Johns Hopkins EpiWatch™: Track Your Epilepsy Seizures. Track Your Treatment.
EpiWatch is an Apple Watch app and research study for persons over 16 with epilepsy. Those with epilepsy can use EpiWatch to track their seizures, potential seizure triggers, medications, and share the data with Johns Hopkins researchers. The movement and heart rate data collected with EpiWatch’s continuous tracking functionality is actively being used in the creation of an app to detect seizures. EpiWatch currently enables participants to send a message to a family member or caregiver to let them know when they are experiencing a seizure. Participants can view information they enter into the
app at any time. A dashboard allows for summary data to be viewed with caregivers and physicians.
EpiWatch is not a seizure detector. You should not rely on EpiWatch to get help for your seizures. Learn more at www.hopkinsmedicine.org/epiwatch.
How the App and Study Work
EpiWatch enables you to take surveys, enter daily journals and participate in other activities so you and Hopkins researchers can better understand your entire experience—your seizures, treatments and medication side effects. The app also includes a medication journal, as well as an interactive game to measure a seizure’s impact on your responsiveness.
EpiWatch integrates with Health App to augment heart rate, accelerometer and gyroscope data collected by both iPhone and Apple Watch. Johns Hopkins researchers will use this data to measure changes in your heart rate and movement during a seizure.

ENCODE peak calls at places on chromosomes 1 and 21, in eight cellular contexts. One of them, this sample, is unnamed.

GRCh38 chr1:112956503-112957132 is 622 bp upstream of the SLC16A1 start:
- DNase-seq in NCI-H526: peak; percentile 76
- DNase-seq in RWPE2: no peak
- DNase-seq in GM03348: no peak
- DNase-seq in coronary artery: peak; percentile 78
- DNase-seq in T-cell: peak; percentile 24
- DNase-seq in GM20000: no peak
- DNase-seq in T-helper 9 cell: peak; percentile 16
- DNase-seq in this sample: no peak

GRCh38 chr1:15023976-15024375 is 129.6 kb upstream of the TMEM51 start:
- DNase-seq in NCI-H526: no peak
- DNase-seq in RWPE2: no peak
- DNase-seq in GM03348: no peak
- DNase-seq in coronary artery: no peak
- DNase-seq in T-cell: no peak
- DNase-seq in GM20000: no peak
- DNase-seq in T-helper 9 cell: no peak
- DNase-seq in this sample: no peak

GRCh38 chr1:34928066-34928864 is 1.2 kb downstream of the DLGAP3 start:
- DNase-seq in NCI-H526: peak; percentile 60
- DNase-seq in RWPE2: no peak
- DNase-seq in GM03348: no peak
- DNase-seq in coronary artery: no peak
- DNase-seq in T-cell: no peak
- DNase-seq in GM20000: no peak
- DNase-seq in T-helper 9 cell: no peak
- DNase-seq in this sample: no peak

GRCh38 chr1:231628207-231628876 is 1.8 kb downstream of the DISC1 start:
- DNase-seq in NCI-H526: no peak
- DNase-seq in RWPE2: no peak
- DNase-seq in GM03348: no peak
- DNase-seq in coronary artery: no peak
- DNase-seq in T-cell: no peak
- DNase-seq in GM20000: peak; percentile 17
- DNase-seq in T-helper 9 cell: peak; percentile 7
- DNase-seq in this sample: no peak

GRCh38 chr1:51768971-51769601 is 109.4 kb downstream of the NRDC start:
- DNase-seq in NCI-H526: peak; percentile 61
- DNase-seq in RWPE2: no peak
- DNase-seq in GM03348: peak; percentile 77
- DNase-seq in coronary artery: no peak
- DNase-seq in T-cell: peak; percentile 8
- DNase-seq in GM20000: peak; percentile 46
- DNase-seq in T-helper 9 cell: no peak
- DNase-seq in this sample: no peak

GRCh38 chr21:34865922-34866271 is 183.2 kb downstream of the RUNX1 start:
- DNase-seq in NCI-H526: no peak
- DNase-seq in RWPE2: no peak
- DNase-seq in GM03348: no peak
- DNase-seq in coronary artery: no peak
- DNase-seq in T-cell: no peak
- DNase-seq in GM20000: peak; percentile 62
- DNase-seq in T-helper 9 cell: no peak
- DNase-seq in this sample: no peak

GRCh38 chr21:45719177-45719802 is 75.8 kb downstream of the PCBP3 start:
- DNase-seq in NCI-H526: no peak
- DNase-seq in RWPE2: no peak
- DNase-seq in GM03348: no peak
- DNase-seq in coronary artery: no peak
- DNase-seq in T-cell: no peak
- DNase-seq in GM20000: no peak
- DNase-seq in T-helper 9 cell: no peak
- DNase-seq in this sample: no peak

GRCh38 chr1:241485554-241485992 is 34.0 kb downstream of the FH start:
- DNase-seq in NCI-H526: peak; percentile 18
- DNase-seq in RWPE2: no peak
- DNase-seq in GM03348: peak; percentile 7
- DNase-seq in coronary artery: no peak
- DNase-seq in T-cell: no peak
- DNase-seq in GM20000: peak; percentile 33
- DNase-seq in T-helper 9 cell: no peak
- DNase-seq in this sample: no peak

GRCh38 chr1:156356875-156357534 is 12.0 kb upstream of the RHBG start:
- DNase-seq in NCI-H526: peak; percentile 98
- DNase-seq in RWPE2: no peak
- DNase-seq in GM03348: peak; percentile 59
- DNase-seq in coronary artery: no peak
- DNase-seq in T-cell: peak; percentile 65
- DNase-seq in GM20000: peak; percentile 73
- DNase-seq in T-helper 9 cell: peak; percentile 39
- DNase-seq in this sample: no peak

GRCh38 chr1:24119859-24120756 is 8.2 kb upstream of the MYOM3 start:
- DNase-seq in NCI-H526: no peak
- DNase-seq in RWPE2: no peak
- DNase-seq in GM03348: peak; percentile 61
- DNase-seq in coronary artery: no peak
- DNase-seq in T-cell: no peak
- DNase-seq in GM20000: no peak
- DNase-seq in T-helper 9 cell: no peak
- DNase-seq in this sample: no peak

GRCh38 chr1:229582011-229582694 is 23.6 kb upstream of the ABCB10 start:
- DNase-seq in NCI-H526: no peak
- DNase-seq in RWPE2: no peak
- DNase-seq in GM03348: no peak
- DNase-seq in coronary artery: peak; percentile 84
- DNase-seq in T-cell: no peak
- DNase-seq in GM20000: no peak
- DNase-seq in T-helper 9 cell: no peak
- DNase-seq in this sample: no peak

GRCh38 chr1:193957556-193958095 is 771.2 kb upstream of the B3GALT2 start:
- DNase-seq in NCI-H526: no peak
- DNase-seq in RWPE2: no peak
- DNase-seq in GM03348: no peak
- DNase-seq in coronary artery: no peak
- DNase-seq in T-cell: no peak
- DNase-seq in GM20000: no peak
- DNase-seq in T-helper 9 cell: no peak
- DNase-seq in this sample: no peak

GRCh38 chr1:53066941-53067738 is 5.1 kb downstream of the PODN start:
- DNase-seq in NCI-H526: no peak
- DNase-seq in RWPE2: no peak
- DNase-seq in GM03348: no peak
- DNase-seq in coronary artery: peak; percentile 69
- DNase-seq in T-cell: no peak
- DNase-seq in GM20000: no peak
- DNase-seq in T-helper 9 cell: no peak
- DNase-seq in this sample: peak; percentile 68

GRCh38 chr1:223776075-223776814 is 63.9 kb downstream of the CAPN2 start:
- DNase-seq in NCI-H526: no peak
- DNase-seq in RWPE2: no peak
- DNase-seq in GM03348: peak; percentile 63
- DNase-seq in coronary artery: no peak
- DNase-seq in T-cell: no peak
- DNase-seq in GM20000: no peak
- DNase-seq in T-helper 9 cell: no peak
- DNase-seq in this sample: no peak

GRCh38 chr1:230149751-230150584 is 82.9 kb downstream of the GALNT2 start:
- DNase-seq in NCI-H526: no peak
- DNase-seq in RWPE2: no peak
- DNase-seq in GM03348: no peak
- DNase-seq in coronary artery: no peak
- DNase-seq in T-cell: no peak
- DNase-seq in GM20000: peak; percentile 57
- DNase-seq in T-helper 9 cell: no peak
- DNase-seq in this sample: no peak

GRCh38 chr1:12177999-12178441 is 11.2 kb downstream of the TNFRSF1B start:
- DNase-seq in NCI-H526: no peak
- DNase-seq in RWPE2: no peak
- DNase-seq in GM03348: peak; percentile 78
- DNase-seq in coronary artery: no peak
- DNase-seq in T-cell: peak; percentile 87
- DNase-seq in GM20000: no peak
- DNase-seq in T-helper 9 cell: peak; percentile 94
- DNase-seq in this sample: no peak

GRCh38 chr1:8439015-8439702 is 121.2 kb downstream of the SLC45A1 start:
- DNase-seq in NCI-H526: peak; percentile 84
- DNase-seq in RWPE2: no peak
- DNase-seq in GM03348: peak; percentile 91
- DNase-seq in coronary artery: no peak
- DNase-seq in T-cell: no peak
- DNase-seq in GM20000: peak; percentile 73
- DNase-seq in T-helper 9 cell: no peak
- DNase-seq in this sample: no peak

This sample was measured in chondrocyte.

You can participate if you are at least 16 years old, a U.S. resident and …
• Own an Apple Watch that is paired with iPhone running the latest version operating system.
• Have epilepsy and have had at least one seizure in the past year.
• Do not have any major learning or physical disabilities that would impair your ability to interact with the app while participating in this study. (NOTE: Family and caregivers may help you carry out some of the activities of the study.)
• Are able to open this app on Apple Watch at the beginning of at least some of your seizures. If you tend to experience auras, or warning sensations, you may be able to perform the tasks needed for this study. (NOTE: Family and caregivers may help you carry out some of the activities of the study.)
This app is designed for research and education purposes only. This app is not meant to provide medical advice, attention, or treatment.
Please note: SMS should not be depended upon by patients and their caregivers to get emergency help for seizures. Even though EpiWatch provides an SMS feature which can alert a caregiver using their mobile phone number, there are multiple factors that could impede, prevent or delay an SMS message alert from being received by the intended recipient.
Principal Investigator: Gregory Krauss, M.D. | IRB00077237
EpiWatch™ is a trademark of Johns Hopkins University
-You can now start tracking a seizure directly from the watch
Ratings and Reviews
Sorry to say but so far in my experience the app is kinda buggy. It asks for information that you can't then input. It has a hard time syncing with your watch at times. The watch app seems to kill my watches battery much more quickly than I am accustom to. Normally my watch has at least 35% battery at bedtime,today it was depleted at 5PM. I understand they are attempting to do great things but if the app isn't ready for prime time maybe they should hold off til it's in a lil better state.
This app doesn’t work at all , trying to get it to work actually gave me a seizure ! Way to go John Hopkins ! Don’t release an app until you know it works ! I’m back to tracking them on paper with a pencil !
Will not work on watch 4
:( app worked perfectly on my apple watch 2 but on my 4 it will not install the watch app. Please update this app developers.
- The Johns Hopkins University
- 110.8 MB
- Health & Fitness
Requires iOS 10.0 or later. Compatible with iPhone and iPod touch.
- Age Rating
- Rated 12+ for the following:
- Infrequent/Mild Medical/Treatment Information
- © Johns Hopkins University School of Medicine
With Family Sharing set up, up to six family members can use this app.